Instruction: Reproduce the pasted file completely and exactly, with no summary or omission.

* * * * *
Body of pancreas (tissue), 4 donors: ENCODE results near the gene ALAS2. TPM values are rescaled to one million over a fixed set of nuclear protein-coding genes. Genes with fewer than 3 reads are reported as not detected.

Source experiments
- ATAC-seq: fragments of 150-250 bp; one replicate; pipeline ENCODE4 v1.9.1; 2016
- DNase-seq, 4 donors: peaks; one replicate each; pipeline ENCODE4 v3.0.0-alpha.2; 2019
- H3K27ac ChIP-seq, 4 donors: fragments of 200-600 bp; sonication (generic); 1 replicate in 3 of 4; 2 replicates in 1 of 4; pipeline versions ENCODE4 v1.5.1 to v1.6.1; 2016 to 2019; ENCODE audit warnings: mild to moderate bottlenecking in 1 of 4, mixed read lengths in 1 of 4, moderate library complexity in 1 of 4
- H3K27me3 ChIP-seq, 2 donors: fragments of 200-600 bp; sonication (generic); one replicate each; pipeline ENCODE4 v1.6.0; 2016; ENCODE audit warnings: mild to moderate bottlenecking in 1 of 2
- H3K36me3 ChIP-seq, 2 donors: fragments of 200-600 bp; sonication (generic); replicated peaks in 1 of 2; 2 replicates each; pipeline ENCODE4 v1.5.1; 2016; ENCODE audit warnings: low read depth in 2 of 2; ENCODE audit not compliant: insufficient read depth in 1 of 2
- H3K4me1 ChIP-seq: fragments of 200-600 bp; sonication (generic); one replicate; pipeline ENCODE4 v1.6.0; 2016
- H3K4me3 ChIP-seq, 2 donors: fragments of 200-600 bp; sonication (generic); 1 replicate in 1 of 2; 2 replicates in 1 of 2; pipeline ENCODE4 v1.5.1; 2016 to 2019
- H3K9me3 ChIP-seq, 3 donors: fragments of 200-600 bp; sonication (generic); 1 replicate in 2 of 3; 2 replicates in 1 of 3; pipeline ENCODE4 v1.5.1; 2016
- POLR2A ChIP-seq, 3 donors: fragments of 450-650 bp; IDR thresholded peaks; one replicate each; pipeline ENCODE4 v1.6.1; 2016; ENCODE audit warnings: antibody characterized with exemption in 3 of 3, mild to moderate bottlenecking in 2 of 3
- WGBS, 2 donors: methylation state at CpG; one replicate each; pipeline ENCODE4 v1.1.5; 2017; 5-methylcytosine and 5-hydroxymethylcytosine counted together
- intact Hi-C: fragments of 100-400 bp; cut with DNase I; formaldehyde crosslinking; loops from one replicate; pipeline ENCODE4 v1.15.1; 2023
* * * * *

Body of pancreas (tissue), 4 donors: ENCODE results near the gene ALAS2. TPM values are rescaled to one million over a fixed set of nuclear protein-coding genes. Genes with fewer than 3 reads are reported as not detected.

Source experiments
- ATAC-seq: fragments of 150-250 bp; one replicate; pipeline ENCODE4 v1.9.1; 2016
- DNase-seq, 4 donors: peaks; one replicate each; pipeline ENCODE4 v3.0.0-alpha.2; 2019
- H3K27ac ChIP-seq, 4 donors: fragments of 200-600 bp; sonication (generic); 1 replicate in 3 of 4; 2 replicates in 1 of 4; pipeline versions ENCODE4 v1.5.1 to v1.6.1; 2016 to 2019; ENCODE audit warnings: mild to moderate bottlenecking in 1 of 4, mixed read lengths in 1 of 4, moderate library complexity in 1 of 4
- H3K27me3 ChIP-seq, 2 donors: fragments of 200-600 bp; sonication (generic); one replicate each; pipeline ENCODE4 v1.6.0; 2016; ENCODE audit warnings: mild to moderate bottlenecking in 1 of 2
- H3K36me3 ChIP-seq, 2 donors: fragments of 200-600 bp; sonication (generic); replicated peaks in 1 of 2; 2 replicates each; pipeline ENCODE4 v1.5.1; 2016; ENCODE audit warnings: low read depth in 2 of 2; ENCODE audit not compliant: insufficient read depth in 1 of 2
- H3K4me1 ChIP-seq: fragments of 200-600 bp; sonication (generic); one replicate; pipeline ENCODE4 v1.6.0; 2016
- H3K4me3 ChIP-seq, 2 donors: fragments of 200-600 bp; sonication (generic); 1 replicate in 1 of 2; 2 replicates in 1 of 2; pipeline ENCODE4 v1.5.1; 2016 to 2019
- H3K9me3 ChIP-seq, 3 donors: fragments of 200-600 bp; sonication (generic); 1 replicate in 2 of 3; 2 replicates in 1 of 3; pipeline ENCODE4 v1.5.1; 2016
- POLR2A ChIP-seq, 3 donors: fragments of 450-650 bp; IDR thresholded peaks; one replicate each; pipeline ENCODE4 v1.6.1; 2016; ENCODE audit warnings: antibody characterized with exemption in 3 of 3, mild to moderate bottlenecking in 2 of 3
- WGBS, 2 donors: methylation state at CpG; one replicate each; pipeline ENCODE4 v1.1.5; 2017; 5-methylcytosine and 5-hydroxymethylcytosine counted together
- intact Hi-C: fragments of 100-400 bp; cut with DNase I; formaldehyde crosslinking; loops from one replicate; pipeline ENCODE4 v1.15.1; 2023